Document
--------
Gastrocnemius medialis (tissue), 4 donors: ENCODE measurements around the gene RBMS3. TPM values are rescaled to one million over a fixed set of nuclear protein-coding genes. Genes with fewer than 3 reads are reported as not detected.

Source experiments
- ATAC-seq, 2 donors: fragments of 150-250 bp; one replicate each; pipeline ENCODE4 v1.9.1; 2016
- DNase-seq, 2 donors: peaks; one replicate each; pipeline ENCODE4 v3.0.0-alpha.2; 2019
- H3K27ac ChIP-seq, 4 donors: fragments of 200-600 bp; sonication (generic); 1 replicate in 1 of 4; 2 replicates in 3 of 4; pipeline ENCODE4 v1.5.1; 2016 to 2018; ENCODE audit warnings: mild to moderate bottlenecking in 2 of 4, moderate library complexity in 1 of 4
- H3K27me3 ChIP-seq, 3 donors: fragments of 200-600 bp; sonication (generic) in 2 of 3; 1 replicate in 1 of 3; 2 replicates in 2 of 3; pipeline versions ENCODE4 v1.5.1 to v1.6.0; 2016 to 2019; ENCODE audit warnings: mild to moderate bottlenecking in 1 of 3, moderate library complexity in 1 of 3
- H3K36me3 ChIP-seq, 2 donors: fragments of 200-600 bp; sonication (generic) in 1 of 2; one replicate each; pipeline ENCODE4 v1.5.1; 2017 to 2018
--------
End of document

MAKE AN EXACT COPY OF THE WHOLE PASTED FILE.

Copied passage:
Gastrocnemius medialis (tissue), 4 donors: ENCODE measurements around the gene RBMS3. TPM values are rescaled to one million over a fixed set of nuclear protein-coding genes. Genes with fewer than 3 reads are reported as not detected.

Source experiments
- ATAC-seq, 2 donors: fragments of 150-250 bp; one replicate each; pipeline ENCODE4 v1.9.1; 2016
- DNase-seq, 2 donors: peaks; one replicate each; pipeline ENCODE4 v3.0.0-alpha.2; 2019
- H3K27ac ChIP-seq, 4 donors: fragments of 200-600 bp; sonication (generic); 1 replicate in 1 of 4; 2 replicates in 3 of 4; pipeline ENCODE4 v1.5.1; 2016 to 2018; ENCODE audit warnings: mild to moderate bottlenecking in 2 of 4, moderate library complexity in 1 of 4
- H3K27me3 ChIP-seq, 3 donors: fragments of 200-600 bp; sonication (generic) in 2 of 3; 1 replicate in 1 of 3; 2 replicates in 2 of 3; pipeline versions ENCODE4 v1.5.1 to v1.6.0; 2016 to 2019; ENCODE audit warnings: mild to moderate bottlenecking in 1 of 3, moderate library complexity in 1 of 3
- H3K36me3 ChIP-seq, 2 donors: fragments of 200-600 bp; sonication (generic) in 1 of 2; one replicate each; pipeline ENCODE4 v1.5.1; 2017 to 2018